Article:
When I woke up, I felt fine. However, by noon, one side of my nose was stuffed up. And by dinner time, I had a full blown, eye-watering, nose-dripping, knock-the-dog-over-with-my-sneezes head cold.
“Maybe it’s allergies,” said my husband as I let out another sonic boom of a sneeze.
“I’ve never had allergies before,” I replied
“There’s always a first time,” he replied. “And it is spring now.”
“OK, let’s look at the evidence,” I said. “1. There is still snow on the ground so it couldn’t be a pollen allergy. 2. We’ve had the dog for four years, so it’s not a dog allergy. 3. We’ve been married for 25 years, so it’s not a husband allergy.”
“I wouldn’t necessarily discount the last one,” he said, backing away.
I could understand that he didn’t want me to have a cold. I knew it wasn’t a party for him when I was sick, but it didn’t compare on any level to when he was sick. When my husband came down with a Man Cold, the whole planet knew it. I was expected to attend to his every runny-nosed whim and scratchy-throated complaint, and remain mute when he looked up his symptoms on WebMD and tried to assure me that he did not have a cold, but rather, Anthrax or Cat Scratch Fever. But when I got sick, it was every man, child, and sniffling, sneezing woman for themselves. Often when he saw me coming down with a cold, he would grab his pillow and go sleep in another room so he didn’t catch it. It’s not that he’s unsympathetic. For him, it’s simply a matter of self-preservation. He knows that if he catches my cold and gets a Man Cold, I would kill him.
Meanwhile, back at snot-central, I couldn’t sleep because I was so congested. I sneezed loudly and woke up my husband.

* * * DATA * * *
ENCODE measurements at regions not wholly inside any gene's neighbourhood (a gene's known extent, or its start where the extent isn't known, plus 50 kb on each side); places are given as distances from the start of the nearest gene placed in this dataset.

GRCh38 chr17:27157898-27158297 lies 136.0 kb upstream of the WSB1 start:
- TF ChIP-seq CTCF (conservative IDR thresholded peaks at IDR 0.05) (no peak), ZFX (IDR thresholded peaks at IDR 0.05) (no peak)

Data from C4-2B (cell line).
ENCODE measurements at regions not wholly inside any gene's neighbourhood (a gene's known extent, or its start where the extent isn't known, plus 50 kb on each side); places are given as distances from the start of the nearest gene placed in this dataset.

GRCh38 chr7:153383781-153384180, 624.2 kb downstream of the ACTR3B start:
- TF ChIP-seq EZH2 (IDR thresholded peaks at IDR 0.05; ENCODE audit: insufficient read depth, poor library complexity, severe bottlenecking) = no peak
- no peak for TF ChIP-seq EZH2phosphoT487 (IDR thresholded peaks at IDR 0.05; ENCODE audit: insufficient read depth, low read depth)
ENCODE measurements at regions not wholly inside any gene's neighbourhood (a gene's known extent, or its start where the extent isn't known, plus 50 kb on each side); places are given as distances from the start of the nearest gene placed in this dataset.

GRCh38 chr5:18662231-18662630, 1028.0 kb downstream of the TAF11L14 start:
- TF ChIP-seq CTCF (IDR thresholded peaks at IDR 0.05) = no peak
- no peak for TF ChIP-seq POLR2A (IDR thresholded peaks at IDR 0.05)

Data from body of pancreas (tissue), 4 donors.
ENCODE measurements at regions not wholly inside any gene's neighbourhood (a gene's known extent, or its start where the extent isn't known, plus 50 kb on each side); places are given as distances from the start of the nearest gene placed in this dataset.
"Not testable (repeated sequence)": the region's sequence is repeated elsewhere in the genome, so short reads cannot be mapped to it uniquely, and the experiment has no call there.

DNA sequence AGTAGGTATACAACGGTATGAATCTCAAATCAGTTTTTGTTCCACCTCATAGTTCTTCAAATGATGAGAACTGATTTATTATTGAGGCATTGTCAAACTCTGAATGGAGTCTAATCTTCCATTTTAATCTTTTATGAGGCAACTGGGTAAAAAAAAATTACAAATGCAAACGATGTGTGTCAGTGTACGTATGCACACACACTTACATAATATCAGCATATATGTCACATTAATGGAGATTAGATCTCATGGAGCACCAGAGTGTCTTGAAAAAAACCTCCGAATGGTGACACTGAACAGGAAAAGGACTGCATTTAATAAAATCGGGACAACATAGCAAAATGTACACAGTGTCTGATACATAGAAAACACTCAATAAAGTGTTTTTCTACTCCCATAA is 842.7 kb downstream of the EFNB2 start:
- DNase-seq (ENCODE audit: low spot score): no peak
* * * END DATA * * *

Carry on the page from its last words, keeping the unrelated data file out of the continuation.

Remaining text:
“I have a cold,” I whined miserably.
“No, really?” he replied.
“I need to emancipate my nose,” I said.
“The rest of my head.”
“Take some medicine and go to sleep,” he replied as he rolled over and fell back into his non-congested coma.
I lay there and stewed. I wanted some sympathy. An offer of chicken soup. Or at least a handful of tissues. I finally got up and dug through the medicine bin to try to find something that would relieve my symptoms, or maybe a ball peen hammer so I could knock myself out. I finally settled on one of those nighttime, sniffling, sneezing, aching, coughing, stuffy-head, fever, so you can rest medicines and got back into bed. But no sooner did I lie down than I exploded with another one of those apocalyptic sneezes that probably registered an 8.0 on the Richter scale. The sound and force of it startled my sleeping husband so suddenly that he jumped out of bed in alarm and smacked his knee on the side of the nightstand.
“Owww,” he groaned. “I hit my knee really hard. It’s throbbing!”
“That stinks,” I said sniffling.
“What should I do?” he whined.
I rolled over and tucked myself under my blankets.
“Take some medicine and go to sleep.”
For more Lost in Suburbia, follow Tracy on Facebook at facebook.com/LostinSuburbiaFanPage.